The past decade has seen a sharp increase in the number of transplanted livers going to people whose own organs have been damaged by alcohol misuse.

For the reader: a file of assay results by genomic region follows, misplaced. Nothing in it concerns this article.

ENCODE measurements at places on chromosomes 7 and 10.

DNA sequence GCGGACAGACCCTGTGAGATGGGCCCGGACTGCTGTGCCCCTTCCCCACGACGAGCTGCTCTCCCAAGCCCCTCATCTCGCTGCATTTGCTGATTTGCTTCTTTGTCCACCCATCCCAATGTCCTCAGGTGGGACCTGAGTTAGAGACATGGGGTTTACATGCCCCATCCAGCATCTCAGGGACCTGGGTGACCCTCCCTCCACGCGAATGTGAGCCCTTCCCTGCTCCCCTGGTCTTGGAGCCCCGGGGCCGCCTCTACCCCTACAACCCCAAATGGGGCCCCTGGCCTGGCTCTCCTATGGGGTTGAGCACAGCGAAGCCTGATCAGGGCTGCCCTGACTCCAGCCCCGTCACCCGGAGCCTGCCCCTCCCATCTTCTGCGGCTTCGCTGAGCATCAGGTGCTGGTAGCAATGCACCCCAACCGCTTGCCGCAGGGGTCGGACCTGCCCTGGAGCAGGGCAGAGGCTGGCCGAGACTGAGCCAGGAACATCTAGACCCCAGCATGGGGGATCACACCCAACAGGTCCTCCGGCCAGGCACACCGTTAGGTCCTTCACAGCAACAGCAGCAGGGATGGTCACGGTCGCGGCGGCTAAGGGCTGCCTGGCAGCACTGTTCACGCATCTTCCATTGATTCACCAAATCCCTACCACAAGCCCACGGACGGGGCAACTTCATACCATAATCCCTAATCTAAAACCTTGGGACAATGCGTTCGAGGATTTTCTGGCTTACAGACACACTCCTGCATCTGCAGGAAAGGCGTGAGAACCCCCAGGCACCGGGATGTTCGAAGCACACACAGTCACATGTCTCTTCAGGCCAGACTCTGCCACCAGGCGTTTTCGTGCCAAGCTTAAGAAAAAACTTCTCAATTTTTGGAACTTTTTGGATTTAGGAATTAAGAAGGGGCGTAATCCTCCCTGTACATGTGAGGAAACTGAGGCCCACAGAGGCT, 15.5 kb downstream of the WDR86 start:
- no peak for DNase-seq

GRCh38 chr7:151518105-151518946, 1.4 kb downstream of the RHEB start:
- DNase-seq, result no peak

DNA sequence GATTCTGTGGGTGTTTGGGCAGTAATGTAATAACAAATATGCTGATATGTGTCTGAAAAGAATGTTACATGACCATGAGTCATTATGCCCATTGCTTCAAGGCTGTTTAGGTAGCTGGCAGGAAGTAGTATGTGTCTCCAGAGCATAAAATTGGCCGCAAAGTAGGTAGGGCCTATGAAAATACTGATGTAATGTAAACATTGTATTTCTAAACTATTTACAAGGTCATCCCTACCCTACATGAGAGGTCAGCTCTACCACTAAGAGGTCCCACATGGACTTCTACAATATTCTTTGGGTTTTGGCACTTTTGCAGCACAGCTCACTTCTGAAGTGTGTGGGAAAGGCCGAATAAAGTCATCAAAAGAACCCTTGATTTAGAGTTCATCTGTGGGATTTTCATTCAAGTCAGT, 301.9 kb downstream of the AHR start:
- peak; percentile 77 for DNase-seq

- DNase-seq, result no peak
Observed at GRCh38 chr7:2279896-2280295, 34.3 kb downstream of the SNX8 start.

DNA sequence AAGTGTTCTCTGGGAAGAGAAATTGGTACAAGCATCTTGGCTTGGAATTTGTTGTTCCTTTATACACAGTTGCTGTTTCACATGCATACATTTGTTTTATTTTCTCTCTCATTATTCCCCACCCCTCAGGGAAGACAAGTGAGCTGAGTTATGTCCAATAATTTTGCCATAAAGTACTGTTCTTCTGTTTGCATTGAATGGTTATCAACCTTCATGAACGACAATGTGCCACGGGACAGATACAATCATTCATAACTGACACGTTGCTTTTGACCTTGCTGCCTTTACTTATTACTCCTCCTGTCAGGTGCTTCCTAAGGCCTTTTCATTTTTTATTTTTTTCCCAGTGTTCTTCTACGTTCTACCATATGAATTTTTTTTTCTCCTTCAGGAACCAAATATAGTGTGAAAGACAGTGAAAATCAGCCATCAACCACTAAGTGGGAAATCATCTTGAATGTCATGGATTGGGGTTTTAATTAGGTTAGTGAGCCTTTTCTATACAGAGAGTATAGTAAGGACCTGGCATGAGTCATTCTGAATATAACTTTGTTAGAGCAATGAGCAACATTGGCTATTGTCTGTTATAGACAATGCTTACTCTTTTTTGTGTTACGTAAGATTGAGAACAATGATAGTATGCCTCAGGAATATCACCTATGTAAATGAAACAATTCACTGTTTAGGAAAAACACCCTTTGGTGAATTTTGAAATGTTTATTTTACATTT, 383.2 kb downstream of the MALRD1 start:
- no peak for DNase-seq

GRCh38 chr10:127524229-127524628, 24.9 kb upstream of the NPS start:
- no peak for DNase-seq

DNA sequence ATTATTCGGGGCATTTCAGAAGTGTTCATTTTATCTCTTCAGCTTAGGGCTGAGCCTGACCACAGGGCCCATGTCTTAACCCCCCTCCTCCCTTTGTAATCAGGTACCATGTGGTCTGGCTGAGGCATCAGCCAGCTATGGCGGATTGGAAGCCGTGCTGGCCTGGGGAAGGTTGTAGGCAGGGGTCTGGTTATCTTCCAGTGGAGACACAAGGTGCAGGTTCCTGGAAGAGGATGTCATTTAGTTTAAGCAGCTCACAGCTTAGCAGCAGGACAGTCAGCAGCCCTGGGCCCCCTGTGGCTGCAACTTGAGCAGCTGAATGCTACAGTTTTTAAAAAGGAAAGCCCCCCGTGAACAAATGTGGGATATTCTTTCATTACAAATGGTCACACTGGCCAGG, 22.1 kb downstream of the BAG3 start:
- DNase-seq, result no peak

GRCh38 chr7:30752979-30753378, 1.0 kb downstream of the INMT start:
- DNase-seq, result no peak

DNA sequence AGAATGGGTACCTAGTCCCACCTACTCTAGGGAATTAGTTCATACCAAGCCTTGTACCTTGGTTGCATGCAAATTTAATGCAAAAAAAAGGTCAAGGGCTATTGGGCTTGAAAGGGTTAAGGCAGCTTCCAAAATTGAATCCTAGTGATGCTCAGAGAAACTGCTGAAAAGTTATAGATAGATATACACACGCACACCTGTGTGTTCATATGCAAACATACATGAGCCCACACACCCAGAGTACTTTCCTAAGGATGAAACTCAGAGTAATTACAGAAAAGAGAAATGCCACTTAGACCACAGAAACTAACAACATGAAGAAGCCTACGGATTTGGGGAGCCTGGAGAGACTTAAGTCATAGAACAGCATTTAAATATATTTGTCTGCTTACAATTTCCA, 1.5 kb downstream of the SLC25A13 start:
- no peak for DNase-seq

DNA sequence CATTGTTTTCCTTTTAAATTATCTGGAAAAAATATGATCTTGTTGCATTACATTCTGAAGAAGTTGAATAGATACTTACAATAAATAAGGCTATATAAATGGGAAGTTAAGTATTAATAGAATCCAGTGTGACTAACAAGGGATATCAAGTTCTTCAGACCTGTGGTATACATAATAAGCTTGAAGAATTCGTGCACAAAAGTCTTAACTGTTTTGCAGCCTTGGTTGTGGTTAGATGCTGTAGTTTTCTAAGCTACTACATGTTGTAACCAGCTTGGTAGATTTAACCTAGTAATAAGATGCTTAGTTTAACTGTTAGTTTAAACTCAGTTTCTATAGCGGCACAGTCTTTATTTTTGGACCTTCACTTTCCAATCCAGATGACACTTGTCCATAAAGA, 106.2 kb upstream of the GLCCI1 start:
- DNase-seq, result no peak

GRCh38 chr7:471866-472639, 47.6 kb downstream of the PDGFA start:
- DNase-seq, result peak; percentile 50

Figures released by health minister Ann Keen show the number of transplant cases involving damage caused by alcohol rose by 61 per cent from 94 in 1997-08 to 151 in 2007-08. Some 1,300 people suffering alcoholic liver disease have received new livers since 1997-08 – just under a fifth of all transplants. Liberal Democrat culture spokesman Don Foster, who obtained the figures from Ms Keen through a parliamentary question, blamed a "binge-drinking culture" for the rise. He called for action to increase the price of the cheapest forms of alcohol. "Britain's binge-drinking culture is causing long-term health problems for an ever-increasing number of people," he said.Reuse content